Corum and his brothers awoke on Saturday morning uncertain whether Harbaugh would be their coach, and they bused to Beaver Stadium while their leader remained in the team hotel. Players took the field for early warmups wearing hats that read “Michigan vs. Everybody” in a show of solidarity. Staffers and assistant coaches checked their phones for updates about Harbaugh’s status. Reporters tracked every move athletic director Warde Manuel made.
Michigan takes care of Penn State in 24-15 win
With Harbaugh and the university’s Board of Regents listed as plaintiffs, the school responded to the Big Ten’s suspension by seeking a temporary restraining order that would stave off the punishment for at least a few more days. Michigan argued that suspending Harbaugh before the NCAA investigation concluded and fewer than 24 hours before kickoff against Penn State could cause irreparable harm to the players, the school and the individual himself. They made it known that forcing the Wolverines to complete the regular season without a head coach might drastically affect the program’s chances of winning a national championship. Denials of Stalions’ actions were swapped for more emotional appeals.
“I saw this quote the other day on Instagram that said, ‘The mindset you choose when adversity hits is the determining factor if you win or lose,'” McCarthy said. “And I feel like with this outside adversity, this team has this one-track mindset that we’ve been developing for almost two years now, and especially this past offseason. So I just feel like anything that comes at this team, we’re going to be ready for it and we’re going to use it to our advantage.”
No. 3 Michigan vs. No. 10 Penn State highlights
It was the only option they had once word reached Beaver Stadium that the circuit court declined to make a ruling, opting instead to schedule an in-person hearing for Nov. 17. That left Harbaugh and his family to watch from the team hotel. And it left Moore, who spent a game as acting head coach during Harbaugh’s first suspension of the season, to run the show with help from defensive coordinator Jesse Minter and running backs coach Mike Hart. One team source said the court’s decision didn’t faze anyone because at this point, amid multiple NCAA investigations and the constant drama that perpetually swirls around Harbaugh, “We’re so used to chaos.”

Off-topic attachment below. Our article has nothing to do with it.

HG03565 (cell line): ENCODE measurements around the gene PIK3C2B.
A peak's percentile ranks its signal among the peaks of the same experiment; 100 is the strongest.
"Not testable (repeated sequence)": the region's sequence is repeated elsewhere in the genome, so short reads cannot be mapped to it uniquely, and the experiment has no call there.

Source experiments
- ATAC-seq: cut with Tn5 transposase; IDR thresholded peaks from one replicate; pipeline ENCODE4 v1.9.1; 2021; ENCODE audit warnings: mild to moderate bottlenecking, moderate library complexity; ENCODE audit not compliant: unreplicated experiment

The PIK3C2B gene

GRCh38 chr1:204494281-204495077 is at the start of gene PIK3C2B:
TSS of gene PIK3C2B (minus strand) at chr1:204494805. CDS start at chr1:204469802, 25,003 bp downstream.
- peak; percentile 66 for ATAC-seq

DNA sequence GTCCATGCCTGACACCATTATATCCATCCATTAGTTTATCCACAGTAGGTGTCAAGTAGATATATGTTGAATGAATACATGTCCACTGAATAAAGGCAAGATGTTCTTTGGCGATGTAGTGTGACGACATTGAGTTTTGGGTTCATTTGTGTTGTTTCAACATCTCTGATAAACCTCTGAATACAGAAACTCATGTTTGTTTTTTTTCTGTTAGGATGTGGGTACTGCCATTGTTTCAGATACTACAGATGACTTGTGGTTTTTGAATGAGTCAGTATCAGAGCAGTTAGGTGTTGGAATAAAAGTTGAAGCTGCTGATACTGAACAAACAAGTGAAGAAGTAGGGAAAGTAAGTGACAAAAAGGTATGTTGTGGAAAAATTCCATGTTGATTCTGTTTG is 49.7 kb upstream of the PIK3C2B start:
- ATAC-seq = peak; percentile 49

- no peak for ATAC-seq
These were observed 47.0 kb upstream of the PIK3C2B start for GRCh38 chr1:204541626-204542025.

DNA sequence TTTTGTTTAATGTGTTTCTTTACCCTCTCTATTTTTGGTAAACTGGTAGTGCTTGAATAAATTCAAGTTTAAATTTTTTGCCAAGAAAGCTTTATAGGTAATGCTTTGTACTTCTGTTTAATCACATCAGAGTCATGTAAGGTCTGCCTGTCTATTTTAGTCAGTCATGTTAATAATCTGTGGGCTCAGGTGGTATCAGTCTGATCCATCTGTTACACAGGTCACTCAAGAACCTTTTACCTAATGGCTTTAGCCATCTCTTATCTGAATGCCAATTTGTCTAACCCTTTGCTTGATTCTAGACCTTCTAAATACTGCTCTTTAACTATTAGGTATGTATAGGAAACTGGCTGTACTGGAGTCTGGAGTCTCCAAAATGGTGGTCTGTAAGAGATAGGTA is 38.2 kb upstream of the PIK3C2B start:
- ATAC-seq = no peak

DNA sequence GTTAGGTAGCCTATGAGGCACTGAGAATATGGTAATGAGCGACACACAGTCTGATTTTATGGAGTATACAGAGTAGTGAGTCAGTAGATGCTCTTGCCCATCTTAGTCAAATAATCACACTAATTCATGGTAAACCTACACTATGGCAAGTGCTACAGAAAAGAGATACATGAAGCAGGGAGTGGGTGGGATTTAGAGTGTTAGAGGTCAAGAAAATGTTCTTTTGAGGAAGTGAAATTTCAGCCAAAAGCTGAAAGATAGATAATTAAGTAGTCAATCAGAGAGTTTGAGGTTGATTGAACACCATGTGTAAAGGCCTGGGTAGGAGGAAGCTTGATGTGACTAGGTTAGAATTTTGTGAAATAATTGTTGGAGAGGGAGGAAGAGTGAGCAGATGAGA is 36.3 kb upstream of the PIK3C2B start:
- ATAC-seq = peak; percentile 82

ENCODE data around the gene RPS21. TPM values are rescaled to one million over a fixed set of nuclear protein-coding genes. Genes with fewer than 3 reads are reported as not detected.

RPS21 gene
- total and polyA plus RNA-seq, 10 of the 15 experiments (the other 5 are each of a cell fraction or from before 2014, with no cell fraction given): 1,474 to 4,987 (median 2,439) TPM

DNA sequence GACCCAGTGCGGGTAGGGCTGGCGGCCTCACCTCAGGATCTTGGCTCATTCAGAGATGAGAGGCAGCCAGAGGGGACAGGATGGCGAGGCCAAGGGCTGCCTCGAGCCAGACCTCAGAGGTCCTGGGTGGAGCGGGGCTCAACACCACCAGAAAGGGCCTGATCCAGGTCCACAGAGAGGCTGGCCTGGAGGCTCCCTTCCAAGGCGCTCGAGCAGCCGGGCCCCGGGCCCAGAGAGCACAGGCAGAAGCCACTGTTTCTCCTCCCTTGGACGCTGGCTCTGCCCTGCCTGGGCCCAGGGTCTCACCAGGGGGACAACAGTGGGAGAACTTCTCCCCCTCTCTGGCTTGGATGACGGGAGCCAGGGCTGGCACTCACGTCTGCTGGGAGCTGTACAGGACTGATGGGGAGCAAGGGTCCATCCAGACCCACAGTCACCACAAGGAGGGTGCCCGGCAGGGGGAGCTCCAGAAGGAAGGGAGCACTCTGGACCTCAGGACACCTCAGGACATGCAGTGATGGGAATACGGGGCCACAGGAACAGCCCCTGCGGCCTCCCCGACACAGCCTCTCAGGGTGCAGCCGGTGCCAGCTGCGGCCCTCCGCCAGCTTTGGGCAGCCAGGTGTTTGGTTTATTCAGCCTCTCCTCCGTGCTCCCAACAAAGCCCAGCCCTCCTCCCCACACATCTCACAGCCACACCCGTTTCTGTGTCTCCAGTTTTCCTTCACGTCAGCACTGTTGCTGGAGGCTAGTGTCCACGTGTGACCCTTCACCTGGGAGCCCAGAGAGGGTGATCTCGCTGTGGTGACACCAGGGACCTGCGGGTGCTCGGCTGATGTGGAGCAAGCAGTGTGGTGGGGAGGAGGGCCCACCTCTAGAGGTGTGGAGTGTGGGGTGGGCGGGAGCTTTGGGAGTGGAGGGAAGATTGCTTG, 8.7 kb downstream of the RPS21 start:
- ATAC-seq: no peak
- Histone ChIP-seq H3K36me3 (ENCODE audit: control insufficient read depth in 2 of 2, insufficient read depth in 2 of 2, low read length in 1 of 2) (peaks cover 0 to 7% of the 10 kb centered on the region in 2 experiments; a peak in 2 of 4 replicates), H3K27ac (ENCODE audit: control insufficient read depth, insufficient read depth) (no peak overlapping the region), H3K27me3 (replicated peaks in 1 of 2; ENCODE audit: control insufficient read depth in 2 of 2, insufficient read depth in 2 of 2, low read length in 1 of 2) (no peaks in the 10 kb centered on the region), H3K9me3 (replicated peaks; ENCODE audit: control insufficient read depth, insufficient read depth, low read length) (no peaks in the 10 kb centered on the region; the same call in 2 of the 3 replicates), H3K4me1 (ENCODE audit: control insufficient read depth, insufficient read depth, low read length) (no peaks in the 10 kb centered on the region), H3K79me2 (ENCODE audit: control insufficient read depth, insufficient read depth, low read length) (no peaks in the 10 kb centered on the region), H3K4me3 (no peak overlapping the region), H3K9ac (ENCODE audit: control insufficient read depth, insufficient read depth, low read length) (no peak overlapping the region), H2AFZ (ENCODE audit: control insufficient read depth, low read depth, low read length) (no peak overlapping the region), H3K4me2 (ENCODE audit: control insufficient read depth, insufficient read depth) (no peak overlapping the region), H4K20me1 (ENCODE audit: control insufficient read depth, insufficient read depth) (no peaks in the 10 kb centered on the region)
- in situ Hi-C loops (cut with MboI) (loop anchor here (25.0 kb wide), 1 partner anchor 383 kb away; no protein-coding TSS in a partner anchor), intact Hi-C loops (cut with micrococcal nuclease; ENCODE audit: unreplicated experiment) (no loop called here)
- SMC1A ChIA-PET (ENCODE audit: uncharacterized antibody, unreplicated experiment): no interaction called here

So used to it, in fact, that nothing the second-largest crowd in the history of Beaver Stadium could do or say came close to rattling the Wolverines, who navigated the afternoon without a turnover. So used to it that none of the midweek mind games from defensive coordinator Manny Diaz, who mocked the notion of sign stealing in a playful social media post, seemed to bother a Michigan offense that averaged 5.3 yards per play and finished with a 46% conversion rate against one of the best defenses in college football. So used to it that chants describing Harbaugh and his players as cheaters simply faded into the night after yet another commanding win.
“There’s a target on our back right now,” left guard Trevor Keegan said, “and we love that s—.”
Michael Cohen covers college football and basketball for FOX Sports with an emphasis on the Big Ten. Follow him on Twitter @Michael_Cohen13.